Institute of Microelectronics, Agency for Science, Technology and Research
Toray Industries, Inc.
Tokyo, Japan, September, 21, 2022 –Toray Industries, Inc. and A*STAR’s Institute of Microelectronics (IME) in Singapore announced today that they have commenced joint research to develop practical applications for high heat-dissipating adhesive sheets for silicon carbide (SiC) power semiconductors.
SiC power semiconductors (see glossary note 1) offer significant energy efficiency and carbon neutrality benefits. Prospective applications include automobiles, smart grids, and data centers. In particular, from the viewpoint of further energy conservation, SiC power semiconductors are being applied more extensively for automotive applications. Compared to conventional Si, SiC has superior heat resistance, which leads to significantly improved performance by efficiently dissipating the heat generated.
Development efforts will combine Toray’s material and fabrication technologies with IME’s design, prototyping and evaluation technologies. This will improve the simplicity and reliability of processes to apply high-heat-dissipating adhesive sheets and enhance semiconductor quality, dependability, and safety. Toray and IME aim to provide comprehensive solutions to SiC device manufacturers and contribute to the uptake of high-efficiency SiC power semiconductors.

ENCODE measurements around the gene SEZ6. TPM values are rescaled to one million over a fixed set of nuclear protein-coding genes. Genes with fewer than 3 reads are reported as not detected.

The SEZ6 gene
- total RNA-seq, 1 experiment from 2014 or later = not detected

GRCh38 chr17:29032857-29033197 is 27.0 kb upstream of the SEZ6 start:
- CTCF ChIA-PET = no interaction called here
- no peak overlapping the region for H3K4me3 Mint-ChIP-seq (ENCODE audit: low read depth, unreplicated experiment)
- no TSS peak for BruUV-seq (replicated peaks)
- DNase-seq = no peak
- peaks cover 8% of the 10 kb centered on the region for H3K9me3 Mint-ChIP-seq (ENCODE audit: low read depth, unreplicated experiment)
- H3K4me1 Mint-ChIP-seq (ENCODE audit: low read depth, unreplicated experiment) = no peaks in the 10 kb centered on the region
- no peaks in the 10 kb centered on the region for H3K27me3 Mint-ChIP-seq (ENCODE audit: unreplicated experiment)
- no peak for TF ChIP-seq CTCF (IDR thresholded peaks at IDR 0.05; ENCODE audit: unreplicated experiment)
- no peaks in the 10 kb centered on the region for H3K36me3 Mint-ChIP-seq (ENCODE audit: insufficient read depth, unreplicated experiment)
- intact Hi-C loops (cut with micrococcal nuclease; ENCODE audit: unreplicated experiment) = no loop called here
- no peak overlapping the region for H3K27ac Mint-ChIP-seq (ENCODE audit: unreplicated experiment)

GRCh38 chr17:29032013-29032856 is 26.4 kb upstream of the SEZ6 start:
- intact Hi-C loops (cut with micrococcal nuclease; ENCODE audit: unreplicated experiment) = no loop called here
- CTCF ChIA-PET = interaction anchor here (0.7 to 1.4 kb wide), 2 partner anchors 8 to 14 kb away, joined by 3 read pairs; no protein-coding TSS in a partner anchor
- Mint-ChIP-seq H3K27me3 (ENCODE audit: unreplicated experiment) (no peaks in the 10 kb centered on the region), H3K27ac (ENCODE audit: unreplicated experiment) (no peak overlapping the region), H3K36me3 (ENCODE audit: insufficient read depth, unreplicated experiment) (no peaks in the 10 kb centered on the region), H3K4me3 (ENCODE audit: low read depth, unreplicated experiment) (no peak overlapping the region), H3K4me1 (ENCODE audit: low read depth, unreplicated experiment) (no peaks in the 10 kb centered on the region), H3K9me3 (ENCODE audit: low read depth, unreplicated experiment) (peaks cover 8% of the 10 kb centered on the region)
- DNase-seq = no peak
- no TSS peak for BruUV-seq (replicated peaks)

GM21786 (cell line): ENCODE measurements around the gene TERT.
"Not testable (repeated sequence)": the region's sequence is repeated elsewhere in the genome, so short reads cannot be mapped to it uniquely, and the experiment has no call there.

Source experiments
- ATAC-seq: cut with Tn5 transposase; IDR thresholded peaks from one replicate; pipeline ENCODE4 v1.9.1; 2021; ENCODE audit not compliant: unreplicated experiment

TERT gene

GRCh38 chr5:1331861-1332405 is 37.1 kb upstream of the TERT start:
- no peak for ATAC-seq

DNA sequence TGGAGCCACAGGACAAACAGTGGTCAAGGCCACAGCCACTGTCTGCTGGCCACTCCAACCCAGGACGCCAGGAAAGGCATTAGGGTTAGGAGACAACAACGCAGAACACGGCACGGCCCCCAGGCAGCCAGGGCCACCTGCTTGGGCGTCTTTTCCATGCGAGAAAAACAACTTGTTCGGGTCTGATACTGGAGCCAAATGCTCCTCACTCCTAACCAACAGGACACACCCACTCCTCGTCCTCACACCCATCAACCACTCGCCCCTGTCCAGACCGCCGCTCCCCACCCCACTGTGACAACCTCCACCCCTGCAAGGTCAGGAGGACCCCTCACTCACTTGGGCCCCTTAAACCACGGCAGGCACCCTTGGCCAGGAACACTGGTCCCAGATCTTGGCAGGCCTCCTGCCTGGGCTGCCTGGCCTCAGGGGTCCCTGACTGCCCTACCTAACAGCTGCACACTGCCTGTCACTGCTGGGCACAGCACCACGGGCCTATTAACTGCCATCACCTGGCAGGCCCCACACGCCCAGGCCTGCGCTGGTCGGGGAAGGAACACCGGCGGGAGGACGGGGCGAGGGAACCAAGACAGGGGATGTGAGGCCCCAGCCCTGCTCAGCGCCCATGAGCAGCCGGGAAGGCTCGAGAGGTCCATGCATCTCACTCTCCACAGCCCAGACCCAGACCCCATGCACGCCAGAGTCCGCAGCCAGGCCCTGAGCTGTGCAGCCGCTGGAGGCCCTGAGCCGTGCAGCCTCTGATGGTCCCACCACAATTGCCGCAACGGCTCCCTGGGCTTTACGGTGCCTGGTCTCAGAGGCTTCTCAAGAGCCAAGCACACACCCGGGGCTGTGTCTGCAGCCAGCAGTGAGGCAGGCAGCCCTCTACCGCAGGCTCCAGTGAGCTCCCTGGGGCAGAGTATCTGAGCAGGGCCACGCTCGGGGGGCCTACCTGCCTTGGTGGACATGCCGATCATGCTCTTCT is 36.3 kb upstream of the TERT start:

Toray will promote this joint research with support from the new Toray Singapore Research Center (TSRC, a department of Toray International Singapore Pte Ltd.), which opened in Singapore in June of this year.
Toray offers electro-coating materials such as Semicofine™
non-photosensitive polyimide and Photoneece™
photosensitive polyimide which employ proprietary molecular design technology as well as FALDA™
adhesive film. Semiconductor, electronic component, and display manufacturers rely heavily on these products because of their high reliability.
Since 2016, Toray has participated in several international consortiums on IME’s advanced semiconductor packaging, deepening collaboration and achieving results through joint research.
Toray and IME previously collaborated to develop a robust SiC power semiconductor module that incorporates high-heat dissipation adhesive sheets from the FALDA™
lineup. General heat-dissipating adhesive materials using grease and solder have a large contact thermal resistance with the cooler, resulting in failure due to inadequate cooling of the semiconductors. Toray and IME resolved these problems by applying Toray’s material to create the first prototype of a new SiC power semiconductor module using a heat-dissipating adhesive sheet with a very low contact thermal resistance which is lower than conventional products. Durability tests (glossary note 2) at high temperatures confirmed that the module lasted for significantly large number of power cycles.
In this joint research, Toray and IME will continue to prototype and evaluate devices to improve the simplicity and reliability of processes to employ high-heat-dissipating adhesive sheets in the drive for commercialization.
<New SiC power semiconductor module (left: Top view, right: Side view)>